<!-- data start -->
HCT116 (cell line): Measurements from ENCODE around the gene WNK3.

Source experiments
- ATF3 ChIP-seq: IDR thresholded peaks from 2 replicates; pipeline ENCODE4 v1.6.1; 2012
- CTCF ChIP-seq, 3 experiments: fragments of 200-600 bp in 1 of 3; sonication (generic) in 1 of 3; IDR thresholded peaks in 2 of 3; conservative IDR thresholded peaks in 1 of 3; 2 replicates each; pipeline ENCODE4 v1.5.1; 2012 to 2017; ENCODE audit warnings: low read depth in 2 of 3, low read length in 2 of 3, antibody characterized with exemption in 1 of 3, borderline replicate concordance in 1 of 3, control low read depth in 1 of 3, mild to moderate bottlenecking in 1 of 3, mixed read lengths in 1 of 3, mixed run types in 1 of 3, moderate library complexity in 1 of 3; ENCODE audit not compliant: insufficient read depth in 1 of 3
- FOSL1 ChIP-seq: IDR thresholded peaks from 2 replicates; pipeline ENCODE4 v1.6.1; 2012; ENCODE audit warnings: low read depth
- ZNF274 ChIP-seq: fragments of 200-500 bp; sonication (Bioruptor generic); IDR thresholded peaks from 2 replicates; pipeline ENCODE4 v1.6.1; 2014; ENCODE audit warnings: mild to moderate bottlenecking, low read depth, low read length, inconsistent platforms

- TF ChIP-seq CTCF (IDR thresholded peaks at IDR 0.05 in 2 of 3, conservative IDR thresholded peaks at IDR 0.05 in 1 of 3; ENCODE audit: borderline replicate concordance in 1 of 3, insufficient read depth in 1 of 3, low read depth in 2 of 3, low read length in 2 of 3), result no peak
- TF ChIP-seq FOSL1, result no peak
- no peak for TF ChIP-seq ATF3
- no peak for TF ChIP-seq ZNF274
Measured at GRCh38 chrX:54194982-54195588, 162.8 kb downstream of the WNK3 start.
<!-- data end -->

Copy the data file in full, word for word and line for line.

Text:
HCT116 (cell line): Measurements from ENCODE around the gene WNK3.

Source experiments
- ATF3 ChIP-seq: IDR thresholded peaks from 2 replicates; pipeline ENCODE4 v1.6.1; 2012
- CTCF ChIP-seq, 3 experiments: fragments of 200-600 bp in 1 of 3; sonication (generic) in 1 of 3; IDR thresholded peaks in 2 of 3; conservative IDR thresholded peaks in 1 of 3; 2 replicates each; pipeline ENCODE4 v1.5.1; 2012 to 2017; ENCODE audit warnings: low read depth in 2 of 3, low read length in 2 of 3, antibody characterized with exemption in 1 of 3, borderline replicate concordance in 1 of 3, control low read depth in 1 of 3, mild to moderate bottlenecking in 1 of 3, mixed read lengths in 1 of 3, mixed run types in 1 of 3, moderate library complexity in 1 of 3; ENCODE audit not compliant: insufficient read depth in 1 of 3
- FOSL1 ChIP-seq: IDR thresholded peaks from 2 replicates; pipeline ENCODE4 v1.6.1; 2012; ENCODE audit warnings: low read depth
- ZNF274 ChIP-seq: fragments of 200-500 bp; sonication (Bioruptor generic); IDR thresholded peaks from 2 replicates; pipeline ENCODE4 v1.6.1; 2014; ENCODE audit warnings: mild to moderate bottlenecking, low read depth, low read length, inconsistent platforms

- TF ChIP-seq CTCF (IDR thresholded peaks at IDR 0.05 in 2 of 3, conservative IDR thresholded peaks at IDR 0.05 in 1 of 3; ENCODE audit: borderline replicate concordance in 1 of 3, insufficient read depth in 1 of 3, low read depth in 2 of 3, low read length in 2 of 3), result no peak
- TF ChIP-seq FOSL1, result no peak
- no peak for TF ChIP-seq ATF3
- no peak for TF ChIP-seq ZNF274
Measured at GRCh38 chrX:54194982-54195588, 162.8 kb downstream of the WNK3 start.